That's according to an announcement yesterday by the Syndicated Network Television Association (SNTA), which finds that syndicated television ratings typically remain strong through August, the core back-to-school shopping month, while also delivering a higher composition of primary back-to-school shopping targets like mothers and value-conscious shoppers.
Syndication isn't immune to lighter summer viewing levels. But it remains within 10 percent of its yearly average while network programming drops off 30 percent, says the SNTA.
In addition, more mothers of children ages 6 to 17 watch syndicated shows than watch network shows, and by significant margins. For example, ratings for syndicated feature films are 39 percent higher than network ratings; 35 percent higher for dramas, and 30 percent higher for news magazines.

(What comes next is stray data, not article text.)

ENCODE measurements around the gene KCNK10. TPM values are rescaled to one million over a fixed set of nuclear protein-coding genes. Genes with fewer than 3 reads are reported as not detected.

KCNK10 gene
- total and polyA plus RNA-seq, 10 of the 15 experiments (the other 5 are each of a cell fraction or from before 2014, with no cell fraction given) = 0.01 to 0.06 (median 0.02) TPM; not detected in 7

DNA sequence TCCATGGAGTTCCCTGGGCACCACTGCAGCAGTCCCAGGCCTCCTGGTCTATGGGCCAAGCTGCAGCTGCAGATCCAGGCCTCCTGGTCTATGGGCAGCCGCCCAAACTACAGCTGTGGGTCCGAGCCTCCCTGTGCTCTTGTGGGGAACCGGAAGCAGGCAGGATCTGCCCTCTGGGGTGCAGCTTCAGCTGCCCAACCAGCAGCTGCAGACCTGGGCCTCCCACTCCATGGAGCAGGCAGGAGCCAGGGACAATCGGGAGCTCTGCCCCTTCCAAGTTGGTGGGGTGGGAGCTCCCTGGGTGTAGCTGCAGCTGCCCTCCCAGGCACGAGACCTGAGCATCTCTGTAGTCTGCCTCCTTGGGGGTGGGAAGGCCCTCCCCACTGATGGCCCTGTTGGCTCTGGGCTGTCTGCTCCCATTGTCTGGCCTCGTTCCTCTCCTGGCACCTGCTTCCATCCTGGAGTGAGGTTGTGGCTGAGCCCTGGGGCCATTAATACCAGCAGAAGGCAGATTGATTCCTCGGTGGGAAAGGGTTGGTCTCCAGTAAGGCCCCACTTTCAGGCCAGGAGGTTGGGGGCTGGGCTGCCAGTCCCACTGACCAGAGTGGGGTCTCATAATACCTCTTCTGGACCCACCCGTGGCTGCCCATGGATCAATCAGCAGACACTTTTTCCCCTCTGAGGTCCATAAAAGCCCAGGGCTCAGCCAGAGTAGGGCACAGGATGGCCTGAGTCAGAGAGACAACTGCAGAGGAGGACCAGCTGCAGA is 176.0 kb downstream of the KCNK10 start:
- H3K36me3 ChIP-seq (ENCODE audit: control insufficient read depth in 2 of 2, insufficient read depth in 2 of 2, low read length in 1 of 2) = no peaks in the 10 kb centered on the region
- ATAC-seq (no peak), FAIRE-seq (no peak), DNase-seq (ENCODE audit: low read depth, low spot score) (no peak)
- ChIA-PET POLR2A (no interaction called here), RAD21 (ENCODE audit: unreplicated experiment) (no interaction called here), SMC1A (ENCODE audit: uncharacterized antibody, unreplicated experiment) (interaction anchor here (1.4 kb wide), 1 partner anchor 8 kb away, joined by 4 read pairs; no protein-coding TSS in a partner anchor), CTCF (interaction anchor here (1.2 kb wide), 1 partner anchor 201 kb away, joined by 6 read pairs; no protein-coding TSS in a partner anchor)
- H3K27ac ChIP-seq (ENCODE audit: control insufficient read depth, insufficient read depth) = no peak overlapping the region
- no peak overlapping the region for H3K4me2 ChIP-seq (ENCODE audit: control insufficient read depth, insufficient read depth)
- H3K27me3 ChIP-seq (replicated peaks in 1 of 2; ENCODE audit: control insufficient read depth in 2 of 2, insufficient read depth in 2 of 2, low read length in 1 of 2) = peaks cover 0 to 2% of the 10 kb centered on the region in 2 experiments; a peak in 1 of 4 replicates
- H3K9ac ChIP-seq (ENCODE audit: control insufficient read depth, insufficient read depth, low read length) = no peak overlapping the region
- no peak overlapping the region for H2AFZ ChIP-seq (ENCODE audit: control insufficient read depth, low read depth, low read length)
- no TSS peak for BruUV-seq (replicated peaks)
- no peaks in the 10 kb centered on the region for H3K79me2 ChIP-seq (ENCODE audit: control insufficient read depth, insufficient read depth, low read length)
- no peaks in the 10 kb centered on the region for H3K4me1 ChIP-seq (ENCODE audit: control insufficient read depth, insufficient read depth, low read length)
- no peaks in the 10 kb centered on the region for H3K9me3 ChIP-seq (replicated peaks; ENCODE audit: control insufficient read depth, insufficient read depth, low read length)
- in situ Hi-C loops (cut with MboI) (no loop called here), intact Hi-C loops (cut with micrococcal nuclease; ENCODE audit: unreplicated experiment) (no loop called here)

The SNTA also provided ratings data that shows syndication over-delivering against moms who shop at discount stores, department stores, and specialty stores.
"If you want to reach the mothers of back-to-school children, the place to do it is in syndication," said Mitch Burg, SNTA President, in a statement. "Every single genre of syndicated programming -- court, action, game, sitcom, talk, drama, or entertainment news - is watched by customers who shop in the major back-to-school retail stores."
According to the National Retail Federation (NRF), back-to-school represents a $15 billion marketplace for traditional items such as clothing, shoes, backpacks, and school supplies.